There is a certain beauty in man-made things. In some ways, that beauty cannot match the extant world. In others, that beauty is unparalleled because it exhibits the best qualities man and woman are able to achieve with their own hands.
Art and Architecture are oft-cited examples, and we recognize this, conveying social and financial reward upon those creations that best exhibit the creative spirit–or even boundless will–of humanity.
There is a simpler, yet more pervasive proof in the beauty of man-made things: the beauty of comfort and familiarity. The beauty in feeling like you belong, no matter where you may find yourself. This beauty is all the more meaningful to us because it speaks to the deep-seated social needs that all of us possess. It often feels less essential because it is so subtle, and also because we’re only acutely aware of this need when it is not being met.
When unfamiliarity encroaches, we cling to any shred of familiarity like an anchor–our only hope from being swept away by the waves of confusion and insecurity.
Imagine yourself in a foreign airport or the transit station of an unfamiliar city for the first time. Now suppose that you just stepped off your train or plane and you have a limited amount of time to get from your gate to the next one. Where do you go? How do you find information? What thoughts and emotions do you experience at even the mention of such a task?
If you have a first-hand memory of such a place and experience, recalling that memory might even evoke a physical response: Dilated pupils; an increased heart-rate; clammy hands; shortness of breath. Stress. Anxiety.
The unfamiliarity of it all evokes a need for familiarity, so what do you do? If you are traveling with co-workers, friends or loved-ones, your stress is lessened, but the task remains. What did you do?
You look for familiarity; for anchoring clues. Signs, numbers, letters, text. Anything to help you find your way. A sign with the text “A Gates” and an arrow leading in a specific direction may provide instant relief. A bank of monitors might do the same. Perhaps all you require is the appearance of a male or female block figure, pointing to the closest restroom. Whatever it may be, you would look for, and gravitate to, anything familiar that helps you accomplish the most important task at hand. And once found, those familiar things would anchor you, and provide comfort.
There is beauty in this! When numbers and letters and symbols can anchor us to a deeper reality and point us home, there is sublime beauty that almost nothing else can match.
This, then, is Metro: creating experiences that anchor us to reality, even in the face of the unfamiliar. Further, these experiences do more than simply try to transpose and replicate our comfort from one medium to another. I don’t need the subway signs in Chicago to look exactly like those in Manhattan or Munich. As long as there is just enough present to evoke familiarity, I am comfortable. Better still, I don’t need the sign for the men’s restroom in Beijing to be a life-like photograph of a six-foot tall white male. To loosely paraphrase Scott McCloud in “Understanding Comics,” iconography is powerful not just because it is abstract, but because its abstract nature makes it identifiable, and we connect best with that which we identify. A stick figure is sufficient because I see myself in it, and that provides familiarity and comfort.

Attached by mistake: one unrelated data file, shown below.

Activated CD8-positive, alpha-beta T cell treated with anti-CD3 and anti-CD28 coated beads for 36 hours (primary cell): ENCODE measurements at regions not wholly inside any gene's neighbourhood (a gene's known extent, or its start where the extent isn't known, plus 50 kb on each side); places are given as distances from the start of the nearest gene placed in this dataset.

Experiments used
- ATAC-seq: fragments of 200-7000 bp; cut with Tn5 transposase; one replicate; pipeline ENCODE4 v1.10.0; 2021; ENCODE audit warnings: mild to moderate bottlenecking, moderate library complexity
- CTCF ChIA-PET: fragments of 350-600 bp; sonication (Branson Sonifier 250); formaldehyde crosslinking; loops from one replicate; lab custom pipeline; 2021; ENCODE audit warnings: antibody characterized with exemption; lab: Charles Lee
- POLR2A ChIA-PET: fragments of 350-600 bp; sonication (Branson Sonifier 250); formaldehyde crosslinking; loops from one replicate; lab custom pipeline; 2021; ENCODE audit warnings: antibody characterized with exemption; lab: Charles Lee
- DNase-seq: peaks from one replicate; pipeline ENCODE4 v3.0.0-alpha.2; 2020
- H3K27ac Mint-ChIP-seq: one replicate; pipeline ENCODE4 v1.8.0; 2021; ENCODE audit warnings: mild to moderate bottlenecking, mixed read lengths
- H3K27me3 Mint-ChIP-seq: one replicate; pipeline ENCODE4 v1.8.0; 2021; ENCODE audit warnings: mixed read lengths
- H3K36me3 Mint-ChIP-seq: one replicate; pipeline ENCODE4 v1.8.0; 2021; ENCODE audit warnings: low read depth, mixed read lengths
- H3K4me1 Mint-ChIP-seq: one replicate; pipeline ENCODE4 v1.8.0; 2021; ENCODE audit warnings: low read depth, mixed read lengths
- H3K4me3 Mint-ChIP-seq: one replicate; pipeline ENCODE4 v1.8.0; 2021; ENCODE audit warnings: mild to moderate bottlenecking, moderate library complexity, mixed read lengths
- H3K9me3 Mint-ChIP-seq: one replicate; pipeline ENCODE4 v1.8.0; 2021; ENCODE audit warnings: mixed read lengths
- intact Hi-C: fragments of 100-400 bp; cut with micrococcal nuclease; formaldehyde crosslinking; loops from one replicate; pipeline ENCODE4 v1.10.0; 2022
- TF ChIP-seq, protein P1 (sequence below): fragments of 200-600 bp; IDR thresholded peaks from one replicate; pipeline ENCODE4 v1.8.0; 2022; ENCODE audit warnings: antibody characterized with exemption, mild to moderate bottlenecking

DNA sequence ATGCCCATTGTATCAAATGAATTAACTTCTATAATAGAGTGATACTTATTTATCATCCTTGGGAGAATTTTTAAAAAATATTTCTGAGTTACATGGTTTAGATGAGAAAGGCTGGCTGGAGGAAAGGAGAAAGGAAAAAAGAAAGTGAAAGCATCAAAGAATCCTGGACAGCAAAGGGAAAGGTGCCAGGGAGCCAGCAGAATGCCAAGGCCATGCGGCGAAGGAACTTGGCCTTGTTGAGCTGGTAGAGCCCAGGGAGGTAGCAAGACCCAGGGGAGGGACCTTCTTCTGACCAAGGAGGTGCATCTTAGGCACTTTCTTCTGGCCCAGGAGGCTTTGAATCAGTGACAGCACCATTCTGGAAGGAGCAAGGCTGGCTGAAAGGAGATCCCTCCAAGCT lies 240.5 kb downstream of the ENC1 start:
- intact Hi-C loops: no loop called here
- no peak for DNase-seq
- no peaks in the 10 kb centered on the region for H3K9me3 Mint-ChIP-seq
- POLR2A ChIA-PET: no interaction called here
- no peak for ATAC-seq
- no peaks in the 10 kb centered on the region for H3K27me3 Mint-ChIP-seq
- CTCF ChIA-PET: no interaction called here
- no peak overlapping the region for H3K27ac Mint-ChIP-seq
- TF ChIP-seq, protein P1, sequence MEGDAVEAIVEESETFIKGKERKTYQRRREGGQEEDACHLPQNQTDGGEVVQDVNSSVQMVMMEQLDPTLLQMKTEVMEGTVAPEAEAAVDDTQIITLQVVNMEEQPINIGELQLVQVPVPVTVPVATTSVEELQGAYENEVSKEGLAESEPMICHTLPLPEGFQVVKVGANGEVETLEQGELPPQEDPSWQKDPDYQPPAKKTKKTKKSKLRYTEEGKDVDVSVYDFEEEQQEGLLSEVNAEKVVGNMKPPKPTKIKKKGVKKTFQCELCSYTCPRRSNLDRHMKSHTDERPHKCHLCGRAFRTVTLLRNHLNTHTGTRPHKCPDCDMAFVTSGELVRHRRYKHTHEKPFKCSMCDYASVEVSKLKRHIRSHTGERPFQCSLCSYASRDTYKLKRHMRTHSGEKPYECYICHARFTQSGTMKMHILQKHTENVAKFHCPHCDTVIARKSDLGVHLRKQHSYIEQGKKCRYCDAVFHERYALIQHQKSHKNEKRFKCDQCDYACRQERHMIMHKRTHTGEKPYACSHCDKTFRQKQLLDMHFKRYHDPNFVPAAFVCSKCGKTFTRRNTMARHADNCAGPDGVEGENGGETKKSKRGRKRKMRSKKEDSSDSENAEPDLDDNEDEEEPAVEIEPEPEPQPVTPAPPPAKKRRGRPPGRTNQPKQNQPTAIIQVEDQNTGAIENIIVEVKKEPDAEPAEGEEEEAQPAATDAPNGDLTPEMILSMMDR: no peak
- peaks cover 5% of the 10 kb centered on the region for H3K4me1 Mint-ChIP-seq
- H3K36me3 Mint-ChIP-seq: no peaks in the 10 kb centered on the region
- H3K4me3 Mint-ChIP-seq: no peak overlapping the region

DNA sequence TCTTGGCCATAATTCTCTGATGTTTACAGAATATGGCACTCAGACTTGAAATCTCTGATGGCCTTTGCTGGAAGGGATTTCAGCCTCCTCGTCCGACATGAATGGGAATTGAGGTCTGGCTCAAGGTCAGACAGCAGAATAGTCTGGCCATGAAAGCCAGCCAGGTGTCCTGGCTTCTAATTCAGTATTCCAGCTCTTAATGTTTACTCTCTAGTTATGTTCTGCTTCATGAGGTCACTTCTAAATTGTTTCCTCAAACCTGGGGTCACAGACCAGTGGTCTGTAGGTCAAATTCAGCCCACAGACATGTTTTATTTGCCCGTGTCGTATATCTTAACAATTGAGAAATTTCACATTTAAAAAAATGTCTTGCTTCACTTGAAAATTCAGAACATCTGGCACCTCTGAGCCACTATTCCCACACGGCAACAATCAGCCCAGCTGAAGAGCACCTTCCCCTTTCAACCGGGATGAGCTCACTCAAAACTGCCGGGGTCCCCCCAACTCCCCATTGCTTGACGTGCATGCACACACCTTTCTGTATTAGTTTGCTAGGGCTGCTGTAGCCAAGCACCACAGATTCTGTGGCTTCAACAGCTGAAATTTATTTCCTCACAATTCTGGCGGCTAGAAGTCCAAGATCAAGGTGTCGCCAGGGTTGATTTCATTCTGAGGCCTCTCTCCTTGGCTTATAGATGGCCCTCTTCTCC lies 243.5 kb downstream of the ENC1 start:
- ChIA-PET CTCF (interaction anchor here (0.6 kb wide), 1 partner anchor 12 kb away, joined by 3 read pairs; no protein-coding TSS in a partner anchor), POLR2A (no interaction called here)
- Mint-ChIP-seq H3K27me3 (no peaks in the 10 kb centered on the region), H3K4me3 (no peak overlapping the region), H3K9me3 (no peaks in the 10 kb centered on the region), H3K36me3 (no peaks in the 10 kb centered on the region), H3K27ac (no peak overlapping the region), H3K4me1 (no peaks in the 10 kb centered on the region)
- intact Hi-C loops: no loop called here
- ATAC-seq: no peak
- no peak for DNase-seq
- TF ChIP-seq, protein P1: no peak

In a time when Metro is increasingly being used to instruct developers to find and delete every ‘border-radius’ rule in their CSS, or to follow a design checklist, it’s important that we remember that Metro–like every single great design idea conceived since the dawn of humanity–is about building something that is beautiful for others. It is about delivering something that anchors them in reality and helps them find their way, and it’s about creating something that is beautiful because it’s useful and comfortable.
You can’t code your way to Metro, except perhaps by accident. Even then, what you create will likely seem more artificial than “digitally authentic.”
You can’t even design your way to Metro, and no tutorial, checklist, or book will deliver a “Metro experience” simply because you added colorful tiles, fancy page flip effects or a digital representation of a tabletop calendar.
All software is and has always been about the beneficiary of our work, and Metro is no different. Never has there been a checklist or process to unlock what is most beneficial for every case, because the real value lies in the process of discovery.
Once you discover what the human being using your application needs, it is up to you to discover how to best meet that need. Metro is about placing comfort and familiarity on an even footing with utility–and I am grateful for its popularity for that reason, alone–but it is only when armed with discovery that one can truly build “Metro” experiences.
So, learn Metro. Read the design guides and use the checklists. Watch the videos and think more like a designer, no matter what you are building. Before any of that, though, think about comfort and familiarity, and how your application or site can deliver those basic, human needs better than any other.
Because that’s what Metro really means.
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